Unbeknownest to either of them, Shuri is the annointed Red King, the youngest son of the Golden Emperor (who has given all his children a territory to self-govern and a title, hoping they would destroy each other and never challenge him for the throne in succession). Shuri has sworn to destroy the revolutionaries led by Sarasa and avenge the death of his beloved cousin.
You can imagine what hell these two have to go through to be together. The manga spawns 27 books, and is split into Part I and Part II, with Part I ending in such a gutwrenching way I almost was too scared to keep reading. And that is a hallmark of a well-constructed story.
After Basara, I thought there was no way in hell Tamura Yumi could top that manga, or even follow up with something even close to as good. I was wrong. She followed up with 7 Seeds (currently up to book 17), and it is already as good as Basara. Depending on how 7 Seeds finishes, I will make a determination at such time. I wrote about 7 Seeds before, click here and here to read a plot synopsis and why it’s such a mindblowingly stellar story.
4. Touch 鄰家女孩 / Rough 我愛芳鄰 by Adachi Mitsuru
Adachi is a prolific manga writer, and his subject matter is mainly one genre and one genre only – the sports coming-of-age story. Within that genre, he picks baseball as his most frequent sport, followed by boxing, and occasionally swimming and track. I’ve selected what I consider to be his best two works to highlight here, but some of his other works are better than 99% of the manga out there (such as H2, Katsu, Cross Game, Slow Step, and Niji Iro Togarashi).
Adachi can be considered the best pure storyteller in manga. He is a master of using quiet action to convey the emotion and propel the story, and an expert at crafting subtle yet loaded dialogue. His stories are always humanistic and about the everyday details, never bombastic or frantic. Reading his mangas is a calming experience, akin to floating on a lazy river and soaking in the atmosphere.
Touch is Adachi’s most famous and iconic work. It tells the story of a pair of twin brothers, Tatsuya and Kazuya, and Minami, the girl next door who grows up with them. Both boys love Minami, yet elder twin Tatsuya lets his beloved earnest younger twin Kazuya pursue her diligently as he takes a back seat, until he is forced to acknowledge his pitching talent and make a once-in-a-lifetime attempt to win the high school baseball championship at Koshien. Touch made me cry my eyes out (I cannot reach book 7 without crying even today), and likely added to my love of sports (yes, I am a huge sports fan and know my teams and stats, in case anyone wants to talk shop with me).
But it is his followup manga Rough that is my personal favorite Adachi manga. Rough is an adorable boarding school story with the hero being a talented high school freestyle swimmer. He meets his childhood sweetheart again, who also happens to be the daughter of his family’s rival Japanese snack store and a talented diver. The two kids reconnect and find that sometimes love cannot be stopped and stories can have different endings.
Rough and Touch (and almost all of Adachi’s manga – with the exception of Niji Iro Togarashi which is set in a fictional Edo period Japan) chroncicle high schoolers who have dreams, fears, doubts, and talents, depicting them in delicate real life settings that are heartwarming to read. Adachi loves the first love stories, and he elevates both in Touch and Rough so that you finish reading it and wish to god that you had a neighborhood oppa or best guy friend growing up.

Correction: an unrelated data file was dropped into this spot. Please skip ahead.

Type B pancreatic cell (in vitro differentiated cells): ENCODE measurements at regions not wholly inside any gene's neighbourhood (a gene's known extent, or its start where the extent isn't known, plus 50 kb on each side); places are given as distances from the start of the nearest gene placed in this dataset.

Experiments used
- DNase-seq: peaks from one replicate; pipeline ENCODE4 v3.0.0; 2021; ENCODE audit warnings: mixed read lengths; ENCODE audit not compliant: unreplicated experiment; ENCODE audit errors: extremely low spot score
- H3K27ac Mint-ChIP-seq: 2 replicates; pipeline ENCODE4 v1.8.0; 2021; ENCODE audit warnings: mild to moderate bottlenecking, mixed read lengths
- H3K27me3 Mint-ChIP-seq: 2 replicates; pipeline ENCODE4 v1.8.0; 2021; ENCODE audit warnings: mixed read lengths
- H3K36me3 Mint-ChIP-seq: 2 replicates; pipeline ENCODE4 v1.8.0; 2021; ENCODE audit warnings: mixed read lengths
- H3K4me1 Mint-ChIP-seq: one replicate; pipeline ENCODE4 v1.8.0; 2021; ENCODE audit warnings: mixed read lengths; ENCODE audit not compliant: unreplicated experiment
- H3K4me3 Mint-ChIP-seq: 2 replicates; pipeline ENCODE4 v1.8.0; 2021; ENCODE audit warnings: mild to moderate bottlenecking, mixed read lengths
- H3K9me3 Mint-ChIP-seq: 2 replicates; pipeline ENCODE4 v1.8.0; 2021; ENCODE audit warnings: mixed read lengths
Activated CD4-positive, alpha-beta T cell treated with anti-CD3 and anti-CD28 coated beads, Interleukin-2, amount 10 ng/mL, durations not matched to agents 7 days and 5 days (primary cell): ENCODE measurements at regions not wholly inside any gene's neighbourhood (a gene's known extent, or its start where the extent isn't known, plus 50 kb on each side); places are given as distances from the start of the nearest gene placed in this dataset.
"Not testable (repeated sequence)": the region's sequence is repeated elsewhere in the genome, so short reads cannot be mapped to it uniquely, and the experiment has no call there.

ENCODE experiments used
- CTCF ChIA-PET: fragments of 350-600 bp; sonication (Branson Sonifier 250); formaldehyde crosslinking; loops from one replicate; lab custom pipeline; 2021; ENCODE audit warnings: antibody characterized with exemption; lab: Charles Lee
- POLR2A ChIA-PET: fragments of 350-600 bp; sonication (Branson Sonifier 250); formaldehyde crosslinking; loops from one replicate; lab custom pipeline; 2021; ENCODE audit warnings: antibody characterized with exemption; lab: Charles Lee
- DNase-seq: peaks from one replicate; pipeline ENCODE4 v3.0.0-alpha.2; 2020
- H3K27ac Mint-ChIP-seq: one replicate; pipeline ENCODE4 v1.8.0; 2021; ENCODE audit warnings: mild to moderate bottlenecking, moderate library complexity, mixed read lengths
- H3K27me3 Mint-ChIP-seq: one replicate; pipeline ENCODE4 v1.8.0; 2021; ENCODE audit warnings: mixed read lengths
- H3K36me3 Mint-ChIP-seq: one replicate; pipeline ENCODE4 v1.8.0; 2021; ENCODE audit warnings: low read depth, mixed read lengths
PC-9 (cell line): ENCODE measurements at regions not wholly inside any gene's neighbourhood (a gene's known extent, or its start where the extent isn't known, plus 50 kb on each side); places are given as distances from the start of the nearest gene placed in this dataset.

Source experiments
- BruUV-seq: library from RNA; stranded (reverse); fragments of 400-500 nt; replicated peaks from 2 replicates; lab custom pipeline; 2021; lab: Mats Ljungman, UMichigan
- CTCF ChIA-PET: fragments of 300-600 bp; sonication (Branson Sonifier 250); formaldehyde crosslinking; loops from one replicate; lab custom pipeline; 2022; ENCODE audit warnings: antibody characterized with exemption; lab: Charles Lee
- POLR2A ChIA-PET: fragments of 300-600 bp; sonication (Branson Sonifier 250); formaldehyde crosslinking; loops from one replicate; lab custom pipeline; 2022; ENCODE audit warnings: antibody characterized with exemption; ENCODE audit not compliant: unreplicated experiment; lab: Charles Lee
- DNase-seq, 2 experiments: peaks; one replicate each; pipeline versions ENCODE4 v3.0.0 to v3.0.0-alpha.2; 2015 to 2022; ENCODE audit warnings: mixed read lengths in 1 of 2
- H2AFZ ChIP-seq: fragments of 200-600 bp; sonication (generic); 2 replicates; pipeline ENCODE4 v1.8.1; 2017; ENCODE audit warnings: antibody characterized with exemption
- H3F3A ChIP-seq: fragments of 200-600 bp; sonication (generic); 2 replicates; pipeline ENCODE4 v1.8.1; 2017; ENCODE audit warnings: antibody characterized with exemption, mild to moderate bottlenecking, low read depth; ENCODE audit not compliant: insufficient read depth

5. Inuyasha 犬夜叉/ Urusei Yatsura 福星小子/ Maison Ikkoku 相聚一刻 by Takahashi Rumiko
If I had to pick my top five favorite manga writers, without a doubt Takahashi would be on the list. Her talent is undisputed, and her imagination unparallel. Her full-length mangas are typically a blend of fantasy and cultural creations that can only come from her fertile mind. I’ve listed what I consider her most famous and best works, but her Ranma 1/2 was also exceedingly successful and a genuine treat to read, even if I find it less substantive and long-lasting a work.
Urusei Yatsura may just be the one manga I have re-read the most times. I got lucky, because I scored a collectors edition set that has all the translator annotations that make every single inside joke understandable. The series tells the story of Ataru, a lazy, perverted high-school boy who finds himself saving earth when he wins a race against an alien princess and prevents the alien race from subjugating the humans.
Luckily or unluckily for Ataru, the beautiful and short-tempered alien princess Lum falls in love with him, and moves in to stake her claim on this sorry excuse for a young man. What ensues is 34 volumes of the most hilarious, side-splitting, witty vignettes I have ever read in my entire life, with some of the wackiest but most loveable side-characters ever created (which is a Takahashi specialty).
Sadly, Urusei is influenced heavily on Japanese culture and language, and many of the jokes and slap-stick situations in the manga won’t be funny unless its parody is explained to the non-Japanese reader. My set has those annotations, and if there was ever a fire, I’d grab my kids and my set of Urusei Yatsura. The moment I feel bored, I read one quick chapter and I am chuckling and giggling like a loon. So. Cute.
Inuyasha is Takahashi’s latest epic, and her most sweeping story to date. It tells of a young high school girl Kagome who gets transported back to the Sengoku period. There she meets a half-demon (the son of a dog demon and a human woman) Inuyasha, and together with other allies, they must travel the war-torn land to find fragments of a mystical jewel that is needed to defeat a powerful evil entity.